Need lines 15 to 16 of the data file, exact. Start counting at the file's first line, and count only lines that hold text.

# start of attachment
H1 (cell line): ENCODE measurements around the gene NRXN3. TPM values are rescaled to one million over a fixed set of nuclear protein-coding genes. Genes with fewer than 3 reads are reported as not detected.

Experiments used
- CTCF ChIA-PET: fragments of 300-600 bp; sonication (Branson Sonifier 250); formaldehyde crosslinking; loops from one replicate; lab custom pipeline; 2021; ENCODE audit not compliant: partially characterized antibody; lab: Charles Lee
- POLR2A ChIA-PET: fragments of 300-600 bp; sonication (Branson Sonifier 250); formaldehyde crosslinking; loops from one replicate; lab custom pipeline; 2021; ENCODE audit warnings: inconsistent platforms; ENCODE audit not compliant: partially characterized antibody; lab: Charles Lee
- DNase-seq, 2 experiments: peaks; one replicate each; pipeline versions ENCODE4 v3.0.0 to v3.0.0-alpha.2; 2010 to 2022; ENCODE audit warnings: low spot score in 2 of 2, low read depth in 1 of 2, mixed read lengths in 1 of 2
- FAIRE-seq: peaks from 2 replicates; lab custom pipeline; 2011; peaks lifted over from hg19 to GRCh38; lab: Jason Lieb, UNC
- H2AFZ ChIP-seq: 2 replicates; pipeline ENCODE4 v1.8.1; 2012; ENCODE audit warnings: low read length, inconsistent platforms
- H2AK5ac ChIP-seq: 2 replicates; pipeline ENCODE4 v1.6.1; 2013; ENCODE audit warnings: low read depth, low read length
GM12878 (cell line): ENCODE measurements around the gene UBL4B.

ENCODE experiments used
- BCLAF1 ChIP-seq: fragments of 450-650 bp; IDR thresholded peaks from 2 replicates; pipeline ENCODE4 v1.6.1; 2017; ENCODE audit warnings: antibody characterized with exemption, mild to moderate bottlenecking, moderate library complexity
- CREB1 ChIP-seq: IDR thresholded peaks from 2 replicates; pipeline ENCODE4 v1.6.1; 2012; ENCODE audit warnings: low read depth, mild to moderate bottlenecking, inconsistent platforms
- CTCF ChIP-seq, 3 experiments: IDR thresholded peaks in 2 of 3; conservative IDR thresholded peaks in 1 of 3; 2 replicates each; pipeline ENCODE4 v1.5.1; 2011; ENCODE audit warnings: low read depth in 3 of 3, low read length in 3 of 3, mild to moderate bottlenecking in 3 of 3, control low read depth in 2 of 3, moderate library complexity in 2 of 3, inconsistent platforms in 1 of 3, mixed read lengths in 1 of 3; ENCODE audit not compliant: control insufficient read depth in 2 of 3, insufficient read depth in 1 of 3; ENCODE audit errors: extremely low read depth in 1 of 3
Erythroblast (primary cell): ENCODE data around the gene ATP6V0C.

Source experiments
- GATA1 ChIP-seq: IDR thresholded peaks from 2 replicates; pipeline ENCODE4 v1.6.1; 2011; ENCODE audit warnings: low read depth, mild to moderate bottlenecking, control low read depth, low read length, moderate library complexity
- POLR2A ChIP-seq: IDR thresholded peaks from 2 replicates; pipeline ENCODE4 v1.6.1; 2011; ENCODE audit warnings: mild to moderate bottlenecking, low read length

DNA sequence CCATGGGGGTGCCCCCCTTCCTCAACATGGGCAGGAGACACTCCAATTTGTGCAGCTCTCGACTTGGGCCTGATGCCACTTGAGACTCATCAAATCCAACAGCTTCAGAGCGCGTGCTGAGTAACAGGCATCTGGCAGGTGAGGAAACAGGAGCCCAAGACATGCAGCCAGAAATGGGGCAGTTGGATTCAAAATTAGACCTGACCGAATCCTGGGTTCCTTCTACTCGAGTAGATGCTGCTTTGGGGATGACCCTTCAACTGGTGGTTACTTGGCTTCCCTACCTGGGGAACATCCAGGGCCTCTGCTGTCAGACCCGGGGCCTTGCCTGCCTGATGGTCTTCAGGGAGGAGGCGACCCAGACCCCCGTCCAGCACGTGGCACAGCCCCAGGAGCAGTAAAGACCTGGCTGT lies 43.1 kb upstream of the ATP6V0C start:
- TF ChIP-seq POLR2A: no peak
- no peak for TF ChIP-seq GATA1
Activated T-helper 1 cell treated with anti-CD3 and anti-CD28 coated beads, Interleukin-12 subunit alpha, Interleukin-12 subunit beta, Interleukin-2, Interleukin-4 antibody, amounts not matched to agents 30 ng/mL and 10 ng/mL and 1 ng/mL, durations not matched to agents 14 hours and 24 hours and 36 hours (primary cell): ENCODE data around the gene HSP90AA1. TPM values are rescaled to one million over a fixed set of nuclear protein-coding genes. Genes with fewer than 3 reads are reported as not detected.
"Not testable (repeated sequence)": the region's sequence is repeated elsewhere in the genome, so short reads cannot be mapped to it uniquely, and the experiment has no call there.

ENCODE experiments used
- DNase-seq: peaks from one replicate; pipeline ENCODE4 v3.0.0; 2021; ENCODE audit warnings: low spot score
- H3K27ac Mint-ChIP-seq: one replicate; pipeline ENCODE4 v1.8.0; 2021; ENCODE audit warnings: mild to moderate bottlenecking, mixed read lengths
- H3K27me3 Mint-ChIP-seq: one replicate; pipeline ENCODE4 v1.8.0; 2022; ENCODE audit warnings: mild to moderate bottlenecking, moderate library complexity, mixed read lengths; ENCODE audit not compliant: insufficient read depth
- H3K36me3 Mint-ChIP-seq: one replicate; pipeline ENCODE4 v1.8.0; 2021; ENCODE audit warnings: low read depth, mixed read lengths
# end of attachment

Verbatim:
Source experiments
- GATA1 ChIP-seq: IDR thresholded peaks from 2 replicates; pipeline ENCODE4 v1.6.1; 2011; ENCODE audit warnings: low read depth, mild to moderate bottlenecking, control low read depth, low read length, moderate library complexity